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A Pretext for War: 9/11, Iraq, and the Abuse of America's Intelligence Agencies Hardcover – June 8, 2004

ISBN-13: 978-0385506724 ISBN-10: 0385506724 Edition: First Edition

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Product Details

  • Hardcover: 432 pages
  • Publisher: Doubleday; First Edition edition (June 8, 2004)
  • Language: English
  • ISBN-10: 0385506724
  • ISBN-13: 978-0385506724
  • Product Dimensions: 9.3 x 5.9 x 1.3 inches
  • Shipping Weight: 2.2 pounds
  • Average Customer Review: 3.7 out of 5 stars  See all reviews (71 customer reviews)
  • Amazon Best Sellers Rank: #990,318 in Books (See Top 100 in Books)

Editorial Reviews

Amazon.com Review

James Bamford builds his case against America's intelligence agencies from the ground up, which makes for devastating reading not only for his subjects, but for anyone concerned with the nation's security or simply smart use of taxpayer dollars. Indeed, one can't help but cringe as the veteran journalist records the alarming post-Cold War floundering of the C.I.A., N.S.A., Defense Department, and succeeding administrations in the face of burgeoning terrorist threats that culminate with the attack on 9-11. Seemingly caught flatfooted by the demise of the Soviet Union, the U.S. intelligence community stumbles through the 1990s as it becomes institutionally hidebound and sluggish. During relatively peaceful times, its shortcomings, while not unnoticed, remain largely unaddressed. As Bamford sees it, with the arrival of George W. Bush, the situation goes from bad to worse. With the neocons in power, intelligence gathering is corrupted and politicized to create the grounds for going to war with Iraq. While much of what appears here has appeared earlier in works by Joseph Wilson, Richard Clarke, and others, Bamford pulls the loose ends together and adds new reporting to create a wide-ranging yet taut and absorbing expose of an American security apparatus that combines vast power with stunning ineptitude. --Steven Stolder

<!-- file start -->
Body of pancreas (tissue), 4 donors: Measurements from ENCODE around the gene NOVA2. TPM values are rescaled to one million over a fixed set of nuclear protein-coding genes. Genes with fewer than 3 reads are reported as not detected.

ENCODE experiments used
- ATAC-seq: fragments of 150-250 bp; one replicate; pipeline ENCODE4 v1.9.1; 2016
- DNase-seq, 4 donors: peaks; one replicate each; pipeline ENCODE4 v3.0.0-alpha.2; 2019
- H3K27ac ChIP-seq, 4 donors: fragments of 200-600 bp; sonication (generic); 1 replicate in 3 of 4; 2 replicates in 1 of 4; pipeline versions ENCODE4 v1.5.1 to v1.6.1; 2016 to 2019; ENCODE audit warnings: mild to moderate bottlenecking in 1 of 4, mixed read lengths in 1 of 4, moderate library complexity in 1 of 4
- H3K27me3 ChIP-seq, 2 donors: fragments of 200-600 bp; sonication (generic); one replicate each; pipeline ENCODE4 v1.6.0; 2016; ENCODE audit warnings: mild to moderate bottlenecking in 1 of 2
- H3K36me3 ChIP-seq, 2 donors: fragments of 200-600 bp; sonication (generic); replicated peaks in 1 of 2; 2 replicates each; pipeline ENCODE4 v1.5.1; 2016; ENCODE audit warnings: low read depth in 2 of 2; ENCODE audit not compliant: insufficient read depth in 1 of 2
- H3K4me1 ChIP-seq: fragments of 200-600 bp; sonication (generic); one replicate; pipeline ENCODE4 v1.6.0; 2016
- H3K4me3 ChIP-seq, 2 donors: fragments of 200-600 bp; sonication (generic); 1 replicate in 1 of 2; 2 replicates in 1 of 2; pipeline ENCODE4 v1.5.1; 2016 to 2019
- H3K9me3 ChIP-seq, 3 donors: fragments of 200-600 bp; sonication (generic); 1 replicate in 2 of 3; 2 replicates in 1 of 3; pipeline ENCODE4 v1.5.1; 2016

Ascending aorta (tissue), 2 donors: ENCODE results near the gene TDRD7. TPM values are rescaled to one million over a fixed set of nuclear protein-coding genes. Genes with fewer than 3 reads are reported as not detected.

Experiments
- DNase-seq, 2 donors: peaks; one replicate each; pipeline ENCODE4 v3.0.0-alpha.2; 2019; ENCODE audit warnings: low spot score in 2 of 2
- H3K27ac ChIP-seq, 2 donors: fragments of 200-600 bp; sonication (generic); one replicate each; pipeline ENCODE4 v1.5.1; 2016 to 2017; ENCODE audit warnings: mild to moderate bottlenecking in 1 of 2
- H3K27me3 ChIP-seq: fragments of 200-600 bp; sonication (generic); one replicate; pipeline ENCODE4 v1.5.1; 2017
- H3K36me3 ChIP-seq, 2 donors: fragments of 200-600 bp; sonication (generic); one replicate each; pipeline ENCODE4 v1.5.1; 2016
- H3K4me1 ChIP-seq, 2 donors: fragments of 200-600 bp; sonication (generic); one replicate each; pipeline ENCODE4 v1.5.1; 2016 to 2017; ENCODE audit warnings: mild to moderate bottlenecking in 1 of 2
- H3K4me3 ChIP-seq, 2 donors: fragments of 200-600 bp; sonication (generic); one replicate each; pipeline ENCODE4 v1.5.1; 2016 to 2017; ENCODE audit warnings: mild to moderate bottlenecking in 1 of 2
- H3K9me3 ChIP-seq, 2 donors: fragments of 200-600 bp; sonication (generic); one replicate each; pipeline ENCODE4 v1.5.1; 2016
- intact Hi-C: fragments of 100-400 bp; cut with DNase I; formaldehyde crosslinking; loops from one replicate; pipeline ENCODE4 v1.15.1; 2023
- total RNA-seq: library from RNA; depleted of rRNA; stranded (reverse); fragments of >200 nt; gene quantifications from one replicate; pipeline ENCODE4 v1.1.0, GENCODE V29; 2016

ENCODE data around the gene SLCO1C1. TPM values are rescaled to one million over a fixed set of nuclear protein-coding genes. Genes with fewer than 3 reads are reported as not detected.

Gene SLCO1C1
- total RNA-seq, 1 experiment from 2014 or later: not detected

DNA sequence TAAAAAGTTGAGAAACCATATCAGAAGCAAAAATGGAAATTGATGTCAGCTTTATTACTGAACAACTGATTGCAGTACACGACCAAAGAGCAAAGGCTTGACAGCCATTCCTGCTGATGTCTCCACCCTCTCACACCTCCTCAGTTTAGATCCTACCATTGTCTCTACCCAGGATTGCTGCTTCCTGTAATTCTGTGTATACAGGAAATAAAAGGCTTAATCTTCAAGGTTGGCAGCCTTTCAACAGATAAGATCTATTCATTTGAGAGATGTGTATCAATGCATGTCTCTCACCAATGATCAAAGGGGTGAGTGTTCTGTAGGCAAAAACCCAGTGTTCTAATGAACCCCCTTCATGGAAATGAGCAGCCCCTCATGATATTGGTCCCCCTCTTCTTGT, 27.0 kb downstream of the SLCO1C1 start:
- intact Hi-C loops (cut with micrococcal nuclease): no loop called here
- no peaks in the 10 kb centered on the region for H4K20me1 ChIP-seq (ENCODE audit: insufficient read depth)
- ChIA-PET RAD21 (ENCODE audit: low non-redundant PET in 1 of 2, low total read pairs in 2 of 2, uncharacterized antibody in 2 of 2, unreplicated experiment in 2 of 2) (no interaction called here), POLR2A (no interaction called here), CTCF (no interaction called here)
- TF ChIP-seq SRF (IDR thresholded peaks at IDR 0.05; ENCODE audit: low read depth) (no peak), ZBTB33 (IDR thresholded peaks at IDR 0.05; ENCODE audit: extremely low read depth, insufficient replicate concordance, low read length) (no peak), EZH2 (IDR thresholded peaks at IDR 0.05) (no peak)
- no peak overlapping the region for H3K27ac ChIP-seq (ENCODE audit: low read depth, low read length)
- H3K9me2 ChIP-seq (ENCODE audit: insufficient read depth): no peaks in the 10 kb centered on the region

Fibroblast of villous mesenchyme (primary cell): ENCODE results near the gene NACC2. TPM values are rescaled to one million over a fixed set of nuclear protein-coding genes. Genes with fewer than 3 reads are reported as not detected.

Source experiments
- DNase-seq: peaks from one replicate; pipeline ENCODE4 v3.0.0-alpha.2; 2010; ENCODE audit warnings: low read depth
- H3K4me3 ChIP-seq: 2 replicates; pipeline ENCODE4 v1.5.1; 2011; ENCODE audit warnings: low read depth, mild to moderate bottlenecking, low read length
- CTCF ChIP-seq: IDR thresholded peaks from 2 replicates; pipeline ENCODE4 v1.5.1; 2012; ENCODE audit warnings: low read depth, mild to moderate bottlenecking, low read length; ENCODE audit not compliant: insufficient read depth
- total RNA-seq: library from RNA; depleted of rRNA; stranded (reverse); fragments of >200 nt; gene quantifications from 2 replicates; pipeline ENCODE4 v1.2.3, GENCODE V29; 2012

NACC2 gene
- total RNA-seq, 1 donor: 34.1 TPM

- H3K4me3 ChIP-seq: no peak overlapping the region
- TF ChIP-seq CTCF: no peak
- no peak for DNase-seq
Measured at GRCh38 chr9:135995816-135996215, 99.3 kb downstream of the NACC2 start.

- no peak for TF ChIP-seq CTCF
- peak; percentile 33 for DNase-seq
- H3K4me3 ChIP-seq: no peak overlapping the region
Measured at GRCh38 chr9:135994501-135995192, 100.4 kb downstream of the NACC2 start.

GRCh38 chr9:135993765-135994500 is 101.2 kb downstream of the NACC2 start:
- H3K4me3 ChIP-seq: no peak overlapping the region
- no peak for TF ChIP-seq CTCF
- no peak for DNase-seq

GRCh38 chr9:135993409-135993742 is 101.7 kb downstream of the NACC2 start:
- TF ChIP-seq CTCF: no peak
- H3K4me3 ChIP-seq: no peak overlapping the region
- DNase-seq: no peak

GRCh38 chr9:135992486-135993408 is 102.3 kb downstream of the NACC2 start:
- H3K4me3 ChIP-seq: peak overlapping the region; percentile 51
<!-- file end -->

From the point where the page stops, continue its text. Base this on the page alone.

From Publishers Weekly